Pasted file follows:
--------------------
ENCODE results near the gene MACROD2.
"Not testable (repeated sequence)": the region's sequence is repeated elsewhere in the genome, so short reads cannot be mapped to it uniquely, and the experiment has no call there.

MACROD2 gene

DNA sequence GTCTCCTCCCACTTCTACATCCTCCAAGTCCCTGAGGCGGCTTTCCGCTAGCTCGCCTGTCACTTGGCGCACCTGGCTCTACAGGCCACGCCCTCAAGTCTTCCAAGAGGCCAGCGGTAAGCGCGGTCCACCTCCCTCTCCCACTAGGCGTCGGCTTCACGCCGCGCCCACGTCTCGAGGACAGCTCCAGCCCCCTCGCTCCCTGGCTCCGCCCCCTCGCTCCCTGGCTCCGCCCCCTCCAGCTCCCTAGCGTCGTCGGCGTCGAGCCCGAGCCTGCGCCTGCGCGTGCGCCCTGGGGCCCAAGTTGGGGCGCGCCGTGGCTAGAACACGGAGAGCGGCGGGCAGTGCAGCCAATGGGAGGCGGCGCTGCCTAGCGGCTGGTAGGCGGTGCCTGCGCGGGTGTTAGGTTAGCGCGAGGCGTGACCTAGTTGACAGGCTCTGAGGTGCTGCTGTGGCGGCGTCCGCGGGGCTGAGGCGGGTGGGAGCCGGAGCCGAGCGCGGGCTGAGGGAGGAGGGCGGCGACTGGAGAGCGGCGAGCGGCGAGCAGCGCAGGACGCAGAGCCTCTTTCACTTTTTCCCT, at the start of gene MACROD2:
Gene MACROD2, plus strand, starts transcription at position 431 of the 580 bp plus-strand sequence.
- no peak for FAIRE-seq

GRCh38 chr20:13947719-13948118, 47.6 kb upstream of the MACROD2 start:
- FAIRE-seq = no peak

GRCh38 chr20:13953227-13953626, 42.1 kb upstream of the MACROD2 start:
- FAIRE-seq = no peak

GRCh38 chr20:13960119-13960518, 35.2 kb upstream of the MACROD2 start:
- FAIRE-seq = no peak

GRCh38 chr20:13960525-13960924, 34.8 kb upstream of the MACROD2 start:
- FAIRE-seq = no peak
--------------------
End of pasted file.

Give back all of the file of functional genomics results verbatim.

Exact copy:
ENCODE results near the gene MACROD2.
"Not testable (repeated sequence)": the region's sequence is repeated elsewhere in the genome, so short reads cannot be mapped to it uniquely, and the experiment has no call there.

MACROD2 gene

DNA sequence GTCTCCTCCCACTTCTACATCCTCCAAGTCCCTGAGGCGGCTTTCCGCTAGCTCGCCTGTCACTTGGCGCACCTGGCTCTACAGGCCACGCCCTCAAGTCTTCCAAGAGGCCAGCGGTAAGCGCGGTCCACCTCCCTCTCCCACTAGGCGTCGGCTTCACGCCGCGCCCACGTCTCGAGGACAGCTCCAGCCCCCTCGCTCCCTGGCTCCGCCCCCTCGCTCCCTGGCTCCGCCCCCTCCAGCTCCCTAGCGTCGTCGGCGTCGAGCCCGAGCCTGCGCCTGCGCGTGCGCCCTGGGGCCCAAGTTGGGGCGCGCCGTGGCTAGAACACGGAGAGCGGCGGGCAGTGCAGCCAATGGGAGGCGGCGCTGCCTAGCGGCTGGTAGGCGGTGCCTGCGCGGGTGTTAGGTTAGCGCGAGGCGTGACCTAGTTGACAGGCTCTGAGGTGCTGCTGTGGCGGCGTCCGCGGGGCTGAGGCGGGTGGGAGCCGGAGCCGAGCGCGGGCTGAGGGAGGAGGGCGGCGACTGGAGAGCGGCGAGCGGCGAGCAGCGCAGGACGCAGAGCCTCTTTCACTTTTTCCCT, at the start of gene MACROD2:
Gene MACROD2, plus strand, starts transcription at position 431 of the 580 bp plus-strand sequence.
- no peak for FAIRE-seq

GRCh38 chr20:13947719-13948118, 47.6 kb upstream of the MACROD2 start:
- FAIRE-seq = no peak

GRCh38 chr20:13953227-13953626, 42.1 kb upstream of the MACROD2 start:
- FAIRE-seq = no peak

GRCh38 chr20:13960119-13960518, 35.2 kb upstream of the MACROD2 start:
- FAIRE-seq = no peak

GRCh38 chr20:13960525-13960924, 34.8 kb upstream of the MACROD2 start:
- FAIRE-seq = no peak